[Gpg4win-devel] GnuPG with internal CCID driver
uri at mit.edu
Thu Jul 26 13:19:35 CEST 2018
For MacOS, if 'disable-ccid' in 'scdaemon.conf' works - it would address my concerns.
I do not know the consequences of shipping CCID driver on Windows. Since in my world people must use PIV tokens on Windows as well, the new software such as GnuPG shouldn't interfere with those. If it is ensured, either by disabling CCID (like above), or by some other means - then again, all is well.
I'd like to mention my other wish - that 'enable-shared' parameter is added to scdaemon.conf to allow sharing of the token between GnuPG, OpenSC, and tokend (platforms I'm concerned with here are MacOS and Linux, though I can envision similar situation on Windows if a user had, e.g., a Yubikey NEO or such, and wanted to use both PIV and OpenPGP applets). I realize the security implications, and think that the trade-off is worth it.
Sent from my test iPhone
> On Jul 26, 2018, at 04:47, Jiri Kerestes <jiri.kerestes at trustica.cz> wrote:
> I didn't do any thorough testing on MacOS yet, but AFAIK you can always
> disable internal CCID driver by adding line 'disable-ccid' to your
> scdaemon.conf. Moreover, this change should affect only Windows builds
> and devices not using standard Windows USB CCID driver.
> Best regards
>> On 26.7.2018 05:27, Uri Blumenthal wrote:
>> Considering that there are popular cards on the market that contain multiple applets - OpenPGP and PIV in particular - shipping GnuPG with its own (internal) CCID driver world likely result in a disaster on MacOS. MacOS requires tokend (often provided by OpenSC) for most apps, and native pivtoken for Safari and Apple Mail (and for some system apps).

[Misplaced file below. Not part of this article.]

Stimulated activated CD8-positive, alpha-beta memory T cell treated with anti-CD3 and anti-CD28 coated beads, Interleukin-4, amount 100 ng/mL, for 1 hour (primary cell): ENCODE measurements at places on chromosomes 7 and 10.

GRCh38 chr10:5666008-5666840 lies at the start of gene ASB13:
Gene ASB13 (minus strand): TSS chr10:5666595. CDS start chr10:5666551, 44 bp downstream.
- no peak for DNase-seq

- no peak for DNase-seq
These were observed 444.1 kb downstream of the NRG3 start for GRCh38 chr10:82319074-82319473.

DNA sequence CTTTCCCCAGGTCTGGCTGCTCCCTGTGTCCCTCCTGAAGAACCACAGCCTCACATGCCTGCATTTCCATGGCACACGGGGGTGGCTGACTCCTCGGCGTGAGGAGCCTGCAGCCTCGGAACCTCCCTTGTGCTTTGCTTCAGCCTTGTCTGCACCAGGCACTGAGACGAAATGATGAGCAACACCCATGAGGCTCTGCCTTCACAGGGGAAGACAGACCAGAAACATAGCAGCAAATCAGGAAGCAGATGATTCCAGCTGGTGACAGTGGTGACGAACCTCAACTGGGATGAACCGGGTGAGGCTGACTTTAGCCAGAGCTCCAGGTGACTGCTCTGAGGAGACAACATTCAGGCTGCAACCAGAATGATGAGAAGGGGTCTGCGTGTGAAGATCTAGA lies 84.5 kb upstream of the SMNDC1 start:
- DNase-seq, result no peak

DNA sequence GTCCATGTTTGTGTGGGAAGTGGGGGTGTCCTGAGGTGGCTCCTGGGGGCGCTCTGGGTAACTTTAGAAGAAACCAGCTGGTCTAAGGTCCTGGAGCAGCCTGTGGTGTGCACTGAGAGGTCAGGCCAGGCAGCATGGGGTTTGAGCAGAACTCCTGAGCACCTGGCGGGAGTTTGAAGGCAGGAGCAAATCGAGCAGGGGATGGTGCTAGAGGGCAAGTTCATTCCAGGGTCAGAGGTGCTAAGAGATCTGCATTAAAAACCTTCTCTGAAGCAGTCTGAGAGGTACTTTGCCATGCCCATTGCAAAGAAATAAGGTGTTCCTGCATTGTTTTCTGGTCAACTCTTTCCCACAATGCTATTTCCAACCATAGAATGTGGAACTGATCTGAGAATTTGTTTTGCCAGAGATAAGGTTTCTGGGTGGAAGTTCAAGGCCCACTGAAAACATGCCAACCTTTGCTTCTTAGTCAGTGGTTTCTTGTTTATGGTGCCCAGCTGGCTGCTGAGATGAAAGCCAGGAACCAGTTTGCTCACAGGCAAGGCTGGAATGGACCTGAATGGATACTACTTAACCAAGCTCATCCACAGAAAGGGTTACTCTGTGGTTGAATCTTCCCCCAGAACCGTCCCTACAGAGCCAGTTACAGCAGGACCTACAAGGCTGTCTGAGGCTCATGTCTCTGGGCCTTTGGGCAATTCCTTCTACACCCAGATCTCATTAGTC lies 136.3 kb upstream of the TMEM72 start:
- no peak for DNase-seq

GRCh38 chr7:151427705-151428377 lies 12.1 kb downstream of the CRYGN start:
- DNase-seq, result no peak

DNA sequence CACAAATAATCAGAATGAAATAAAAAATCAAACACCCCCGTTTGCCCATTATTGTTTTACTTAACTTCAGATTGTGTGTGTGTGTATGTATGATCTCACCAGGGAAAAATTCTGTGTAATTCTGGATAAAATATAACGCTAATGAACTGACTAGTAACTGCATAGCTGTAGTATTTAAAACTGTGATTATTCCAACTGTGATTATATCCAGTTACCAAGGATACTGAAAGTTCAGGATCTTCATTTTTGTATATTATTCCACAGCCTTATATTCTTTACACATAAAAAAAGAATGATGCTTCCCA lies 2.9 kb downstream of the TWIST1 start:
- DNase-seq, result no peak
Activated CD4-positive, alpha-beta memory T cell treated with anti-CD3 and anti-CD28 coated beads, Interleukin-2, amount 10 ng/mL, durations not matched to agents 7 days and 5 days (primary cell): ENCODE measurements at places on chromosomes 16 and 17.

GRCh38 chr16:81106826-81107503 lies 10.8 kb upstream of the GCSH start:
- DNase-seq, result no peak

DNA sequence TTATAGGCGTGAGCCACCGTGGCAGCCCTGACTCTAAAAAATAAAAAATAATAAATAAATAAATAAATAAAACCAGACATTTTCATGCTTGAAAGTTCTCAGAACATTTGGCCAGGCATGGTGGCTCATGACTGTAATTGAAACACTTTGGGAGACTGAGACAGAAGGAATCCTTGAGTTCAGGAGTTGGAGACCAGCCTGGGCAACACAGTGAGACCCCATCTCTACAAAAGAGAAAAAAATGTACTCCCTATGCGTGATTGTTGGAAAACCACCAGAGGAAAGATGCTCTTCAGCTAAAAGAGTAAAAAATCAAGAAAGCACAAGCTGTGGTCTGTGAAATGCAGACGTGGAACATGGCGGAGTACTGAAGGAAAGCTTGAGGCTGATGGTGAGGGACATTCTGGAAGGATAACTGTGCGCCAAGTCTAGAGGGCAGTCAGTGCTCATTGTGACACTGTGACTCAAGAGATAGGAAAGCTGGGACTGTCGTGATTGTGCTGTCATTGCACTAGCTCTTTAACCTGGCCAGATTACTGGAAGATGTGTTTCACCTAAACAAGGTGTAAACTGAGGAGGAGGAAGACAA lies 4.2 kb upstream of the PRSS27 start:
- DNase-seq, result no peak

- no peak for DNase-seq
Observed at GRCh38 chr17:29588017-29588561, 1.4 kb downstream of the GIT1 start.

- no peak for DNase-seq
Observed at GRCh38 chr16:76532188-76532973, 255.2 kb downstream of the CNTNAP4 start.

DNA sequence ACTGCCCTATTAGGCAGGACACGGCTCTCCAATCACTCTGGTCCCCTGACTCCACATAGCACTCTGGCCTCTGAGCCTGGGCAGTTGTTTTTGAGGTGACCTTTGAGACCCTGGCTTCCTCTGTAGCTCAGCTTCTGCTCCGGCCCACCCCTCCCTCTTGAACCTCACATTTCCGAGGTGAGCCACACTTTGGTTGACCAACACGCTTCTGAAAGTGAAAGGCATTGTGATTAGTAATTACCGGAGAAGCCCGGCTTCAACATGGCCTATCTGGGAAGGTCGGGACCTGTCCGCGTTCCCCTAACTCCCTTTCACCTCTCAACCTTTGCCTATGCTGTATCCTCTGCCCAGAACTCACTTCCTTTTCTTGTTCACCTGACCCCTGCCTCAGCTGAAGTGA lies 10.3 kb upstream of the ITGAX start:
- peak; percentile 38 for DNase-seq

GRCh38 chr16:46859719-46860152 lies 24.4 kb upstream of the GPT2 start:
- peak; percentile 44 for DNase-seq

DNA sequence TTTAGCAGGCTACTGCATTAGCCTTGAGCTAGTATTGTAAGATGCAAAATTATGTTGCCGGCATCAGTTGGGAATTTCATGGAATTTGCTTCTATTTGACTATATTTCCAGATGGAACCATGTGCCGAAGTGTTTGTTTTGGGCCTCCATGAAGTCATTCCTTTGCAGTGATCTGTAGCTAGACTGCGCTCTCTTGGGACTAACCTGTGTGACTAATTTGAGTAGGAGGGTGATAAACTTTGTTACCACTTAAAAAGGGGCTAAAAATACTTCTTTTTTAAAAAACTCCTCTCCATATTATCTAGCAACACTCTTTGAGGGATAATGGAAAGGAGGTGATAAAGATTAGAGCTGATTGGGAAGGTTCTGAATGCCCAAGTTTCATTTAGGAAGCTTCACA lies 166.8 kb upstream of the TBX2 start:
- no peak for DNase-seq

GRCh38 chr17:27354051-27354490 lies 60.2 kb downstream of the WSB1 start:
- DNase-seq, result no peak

>> This is compounded by the nasty habit of GnuPG to open the token in exclusive mode (regardless of whether there are other applets on this token, or other apps that may need access - e.g., it wouldn't be unheard of to use a web browser and email client at the same time - and both need to access the token).
>> GnuPG is an important app - but, believe or not, there are other equally important apps that GnuPG must coexist with (for example, in my works a lot of email is S/MIME, and the vast majority of the protected web sites require PIV certs).
>> Sent from my test iPhone
>>> On Jul 25, 2018, at 22:41, NIIBE Yutaka <gniibe at fsij.org> wrote:
>>> Jiri Kerestes <jiri.kerestes at trustica.cz> wrote:
>>>> I've done some hackery and I have a working w32 GnuPG build with libusb
>>>> I'm not very familiar with Gpg4win development history, so before I
>>>> dive into autotools to do this properly: is there any reason why
>>>> Gpg4Win shouldn't be shipped with libusb and internal CCID driver?
>>> No good technical reason, just historical, I suppose.
>>> In the past, I suggested using the internal CCID driver is better (also)
>>> for Windows and macOS, but no one has tried so far.
>>> With the internal CCID driver, multiple cardreaders/tokens are
>>> supported. So, it's good if we can do that on Windows.
>>> If the configuration is not that complicated, I will be glad if we can
>>> put the internal CCID driver as a default for GPG4Win.
>>> In my opinion, the only use case of scdaemon with PC/SC is that a person
>>> uses PC/SC for other purposes and cannot stop the service, or it
>>> requires some proprietary driver which works with PC/SC.
>>> Please note that I don't use Windows, at all. So, my opinion would be
>>> irrelevant. (All I do for Windows is cross-build of GnuPG for Windows.)
>>> Gnupg-devel mailing list
>>> Gnupg-devel at gnupg.org
More information about the Gnupg-devel